Food Fussy Toddlers and Kids – Lilypond Kids
Food Fussy Toddlers and Kids

Food Fussy Toddlers and Kids

Food Fussy Toddlers and Kids

We all know one or have one, right? The fussy eaters!

There are the usual tricks like ‘here comes the aeroplane’. Sometimes that’s enough. Sometimes it works. Why…..?

Because behind every hardcore food phobic toddler/child, there is a deep-seated desire to play, that’s why. It’s called having fun. Much more fun to have an aeroplane deliver food into your mouth than a spoon…. apparently.

So, with this in mind, we have researched a few old and new ideas to help diffuse the tension at mealtimes.

Firstly, how can we minimize the potential for fussy eating to start?

Allow more time for meals. If your toddler does not sit still for long enough, never allow them to run around with food in their mouths. CHOKING HAZARD! Mealtimes should be a relaxed time for family to connect. If there are older children in the household, this is even more important. If your toddler becomes restless, buy some time to keep them at the table by playing a game, putting on a favourite CD etc.

Lead by example. Show them how you eat a variety of foods. Talk to them about what the food does for your body.

Try not to worry and show concern if your child is not eating what you feel they should. Looking at an overall nutritional intake for the week (keep a diary) rather than over a couple of days might help to confirm there is no need to worry. However, if you know your child is not thriving because of a nutritional deficit, make sure you visit your GP for advice. Keeping a diary will also help the doctor to assess if your child is eating enough.

NEVER plead with or bribe your child to eat. This can create power struggles.

Make food and mealtimes as relaxed and as much fun as possible. You will find some ideas in the next section.

 

Now for the big one! What to do if the fussy eating is already happening?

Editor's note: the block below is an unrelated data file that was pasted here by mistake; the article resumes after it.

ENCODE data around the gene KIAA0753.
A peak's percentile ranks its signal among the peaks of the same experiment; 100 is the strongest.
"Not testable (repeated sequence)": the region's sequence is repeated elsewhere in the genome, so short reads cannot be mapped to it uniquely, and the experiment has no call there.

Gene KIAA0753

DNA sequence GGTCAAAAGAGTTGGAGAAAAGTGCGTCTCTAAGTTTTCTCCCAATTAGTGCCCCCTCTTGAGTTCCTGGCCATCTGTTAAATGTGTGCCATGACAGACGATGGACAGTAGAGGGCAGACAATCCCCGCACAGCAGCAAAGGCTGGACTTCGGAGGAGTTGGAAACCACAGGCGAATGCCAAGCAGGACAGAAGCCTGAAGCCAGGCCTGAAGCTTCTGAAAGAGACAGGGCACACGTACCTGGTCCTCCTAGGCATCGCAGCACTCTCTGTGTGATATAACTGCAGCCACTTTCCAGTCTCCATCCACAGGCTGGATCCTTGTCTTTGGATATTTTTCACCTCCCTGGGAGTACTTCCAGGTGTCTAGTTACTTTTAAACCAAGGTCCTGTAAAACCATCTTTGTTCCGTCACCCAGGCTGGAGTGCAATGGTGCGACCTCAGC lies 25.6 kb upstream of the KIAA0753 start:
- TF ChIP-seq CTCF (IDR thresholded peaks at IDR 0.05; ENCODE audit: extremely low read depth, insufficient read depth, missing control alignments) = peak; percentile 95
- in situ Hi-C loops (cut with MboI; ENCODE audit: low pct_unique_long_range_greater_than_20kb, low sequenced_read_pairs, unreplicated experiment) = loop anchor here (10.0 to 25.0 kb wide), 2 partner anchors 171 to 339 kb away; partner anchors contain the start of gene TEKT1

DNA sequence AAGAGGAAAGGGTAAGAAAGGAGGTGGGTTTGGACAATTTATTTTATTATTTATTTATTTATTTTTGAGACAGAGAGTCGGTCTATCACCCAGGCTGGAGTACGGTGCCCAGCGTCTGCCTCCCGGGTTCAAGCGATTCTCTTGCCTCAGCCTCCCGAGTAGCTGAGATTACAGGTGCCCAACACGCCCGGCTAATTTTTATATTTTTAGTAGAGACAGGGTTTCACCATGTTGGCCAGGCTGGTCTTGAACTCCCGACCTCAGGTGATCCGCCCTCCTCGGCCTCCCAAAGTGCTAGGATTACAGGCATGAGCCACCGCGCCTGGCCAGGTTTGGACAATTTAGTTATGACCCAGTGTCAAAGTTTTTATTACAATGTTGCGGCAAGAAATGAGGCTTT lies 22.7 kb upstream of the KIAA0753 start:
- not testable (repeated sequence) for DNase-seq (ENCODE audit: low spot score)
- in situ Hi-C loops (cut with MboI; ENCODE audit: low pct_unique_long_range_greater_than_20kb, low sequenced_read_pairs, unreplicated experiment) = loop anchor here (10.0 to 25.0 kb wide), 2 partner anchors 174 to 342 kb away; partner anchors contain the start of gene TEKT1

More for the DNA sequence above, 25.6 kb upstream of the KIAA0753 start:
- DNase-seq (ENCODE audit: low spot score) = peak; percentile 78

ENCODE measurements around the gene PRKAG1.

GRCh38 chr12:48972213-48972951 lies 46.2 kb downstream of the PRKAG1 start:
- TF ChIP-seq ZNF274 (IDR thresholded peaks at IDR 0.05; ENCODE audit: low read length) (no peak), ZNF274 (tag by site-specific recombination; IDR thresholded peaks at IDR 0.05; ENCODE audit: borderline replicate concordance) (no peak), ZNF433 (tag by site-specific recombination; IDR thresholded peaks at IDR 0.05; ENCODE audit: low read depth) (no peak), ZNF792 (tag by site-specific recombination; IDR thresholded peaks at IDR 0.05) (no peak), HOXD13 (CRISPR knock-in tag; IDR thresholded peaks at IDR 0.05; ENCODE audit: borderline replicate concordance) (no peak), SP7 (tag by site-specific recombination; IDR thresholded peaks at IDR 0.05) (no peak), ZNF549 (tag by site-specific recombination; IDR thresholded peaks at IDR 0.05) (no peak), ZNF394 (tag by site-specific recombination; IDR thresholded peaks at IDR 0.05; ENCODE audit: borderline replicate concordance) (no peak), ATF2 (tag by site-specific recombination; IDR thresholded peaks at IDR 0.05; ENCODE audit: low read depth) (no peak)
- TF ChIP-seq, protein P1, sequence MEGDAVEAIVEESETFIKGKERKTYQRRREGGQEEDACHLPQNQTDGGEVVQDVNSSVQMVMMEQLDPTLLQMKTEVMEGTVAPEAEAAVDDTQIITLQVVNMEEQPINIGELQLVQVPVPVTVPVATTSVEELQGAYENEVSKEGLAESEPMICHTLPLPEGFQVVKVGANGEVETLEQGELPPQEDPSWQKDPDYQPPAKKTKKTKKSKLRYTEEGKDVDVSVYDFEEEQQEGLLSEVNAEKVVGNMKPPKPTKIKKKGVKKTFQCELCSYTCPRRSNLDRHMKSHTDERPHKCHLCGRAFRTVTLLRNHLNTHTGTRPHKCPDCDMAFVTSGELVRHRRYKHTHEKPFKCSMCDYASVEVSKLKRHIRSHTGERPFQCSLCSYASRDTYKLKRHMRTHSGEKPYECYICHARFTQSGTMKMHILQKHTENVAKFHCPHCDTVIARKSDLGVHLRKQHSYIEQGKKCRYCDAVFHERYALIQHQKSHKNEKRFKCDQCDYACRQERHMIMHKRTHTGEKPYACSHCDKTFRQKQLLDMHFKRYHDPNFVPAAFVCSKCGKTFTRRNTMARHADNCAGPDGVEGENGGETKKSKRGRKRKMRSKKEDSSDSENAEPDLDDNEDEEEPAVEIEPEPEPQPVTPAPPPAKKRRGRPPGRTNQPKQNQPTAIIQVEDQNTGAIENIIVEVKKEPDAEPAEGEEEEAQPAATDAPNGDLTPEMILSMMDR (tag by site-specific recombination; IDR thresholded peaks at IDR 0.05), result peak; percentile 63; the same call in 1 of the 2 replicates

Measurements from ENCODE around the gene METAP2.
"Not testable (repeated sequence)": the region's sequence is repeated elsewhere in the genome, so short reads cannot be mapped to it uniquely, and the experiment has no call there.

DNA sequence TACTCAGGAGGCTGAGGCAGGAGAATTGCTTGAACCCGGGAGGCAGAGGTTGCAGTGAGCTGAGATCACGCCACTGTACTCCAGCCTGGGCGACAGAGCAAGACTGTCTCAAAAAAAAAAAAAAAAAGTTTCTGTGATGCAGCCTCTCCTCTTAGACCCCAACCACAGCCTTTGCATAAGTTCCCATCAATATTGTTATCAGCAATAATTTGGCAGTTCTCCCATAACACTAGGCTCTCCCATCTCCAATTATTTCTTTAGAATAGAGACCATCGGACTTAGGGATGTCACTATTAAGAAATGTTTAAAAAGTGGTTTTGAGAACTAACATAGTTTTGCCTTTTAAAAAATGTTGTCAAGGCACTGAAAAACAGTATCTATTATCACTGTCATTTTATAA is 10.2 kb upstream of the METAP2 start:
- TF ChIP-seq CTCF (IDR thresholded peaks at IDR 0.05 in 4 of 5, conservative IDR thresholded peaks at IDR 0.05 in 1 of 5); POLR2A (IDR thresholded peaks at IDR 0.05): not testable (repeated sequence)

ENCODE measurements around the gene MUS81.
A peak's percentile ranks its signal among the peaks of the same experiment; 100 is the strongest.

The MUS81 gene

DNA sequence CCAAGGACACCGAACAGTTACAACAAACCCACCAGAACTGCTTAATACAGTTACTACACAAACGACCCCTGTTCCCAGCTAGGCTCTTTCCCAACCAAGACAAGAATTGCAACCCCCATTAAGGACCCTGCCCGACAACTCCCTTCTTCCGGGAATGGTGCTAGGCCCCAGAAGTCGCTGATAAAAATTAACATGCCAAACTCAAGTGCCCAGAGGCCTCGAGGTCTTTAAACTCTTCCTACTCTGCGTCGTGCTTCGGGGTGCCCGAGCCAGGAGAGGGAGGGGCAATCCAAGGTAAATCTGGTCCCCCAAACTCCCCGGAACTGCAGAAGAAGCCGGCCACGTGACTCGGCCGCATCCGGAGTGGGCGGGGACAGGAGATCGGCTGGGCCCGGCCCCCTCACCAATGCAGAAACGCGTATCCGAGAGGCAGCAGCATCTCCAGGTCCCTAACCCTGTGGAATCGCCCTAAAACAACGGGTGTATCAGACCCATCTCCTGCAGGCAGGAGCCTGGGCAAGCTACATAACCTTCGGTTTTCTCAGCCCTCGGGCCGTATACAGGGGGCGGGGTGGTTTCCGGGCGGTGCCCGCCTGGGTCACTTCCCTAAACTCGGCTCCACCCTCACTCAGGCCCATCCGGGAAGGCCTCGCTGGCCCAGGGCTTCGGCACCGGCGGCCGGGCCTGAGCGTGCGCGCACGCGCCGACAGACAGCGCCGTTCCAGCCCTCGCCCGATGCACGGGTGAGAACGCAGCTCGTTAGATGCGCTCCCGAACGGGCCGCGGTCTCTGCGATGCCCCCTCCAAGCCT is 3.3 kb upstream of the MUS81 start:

All of the above should be applied but miracles don’t happen overnight!

Encouraging a child to try new foods or eat something they believe to be ‘yucky’ is never easy or a quick fix. It will require patience and consistency. Both parents and any other carers will need to be on the same page.

Playing with food may not be great manners but if it gets your child to eat a wider range of foods, then why not?

Consider ‘painting’ with sauces and dressings in squeezy bottles. Cutting food into shapes. Mini food like mini sandwiches (just cut a normal sandwich into mini triangles) or mini burgers. Have a dolls/teddies tea party with mini food. Have picnics either out and about or in the backyard. Invite one of children’s friends who you know is a good eater and include lots of healthy food.

Colouring food. Ask your child what colour food they would like to eat that day. Use food colouring. However, while the message should be to eat a rainbow of colours every day, we also have to remember what the original colour was!!

Include your child with menu setting, shopping for the ingredients, making the table look great and preparing the food.

Give the food on the plate names like Brock Broccoli, Tom Tomato, Harry Ham etc. Alternatively, think of objects – broccoli becomes baby trees, mashed potato becomes clouds and so on.

With younger children and toddlers, it may be best to not have too many expectations about table manners if they are having issues with food. The important thing here is to ensure they learn to eat right, a habit they can enjoy through their whole lives. This is the foundation. Manners can come later. And don’t forget, praising your child when they choose to display manners which they learn from watching you sends the right message too. So, if they want to eat with their fingers, let them. As long as they are eating.

Kids love food they can dip. Fruit and veg kebabs are a great idea although perhaps not for toddlers. Just the pieces of fruit. Messy but fun!

If they really don’t like what you have cooked/created for them then rather than make a fuss which equates to stress around food, simply have a couple of standard alternatives to offer like a yogurt, piece of fruit or some cheese. No making another meal, bribery, or ‘no pudding’. Just replace the meal with the alternative of their choice and that’s it. No fuss! And nothing else.

Lastly, there are some great children’s dinnerware sets out there these days. These add so much fun to your child’s meals. Lilypond Kids offers a range of Bamboo dinnerware in a variety of designs. Take a look. Great value for calm mealtimes!

Some helpful links:

http://raisingchildren.net.au/articles/eating_with_toddlers.html/context/223

http://www.nutritionaustralia.org/national/resources/children

https://www.kidspot.com.au/kitchen/galleries/kid-friendly-recipe-ideas/finger-licking-recipes-that-will-sort-out-your-fussy-eating-toddler


Leave a comment

Please note, comments must be approved before they are published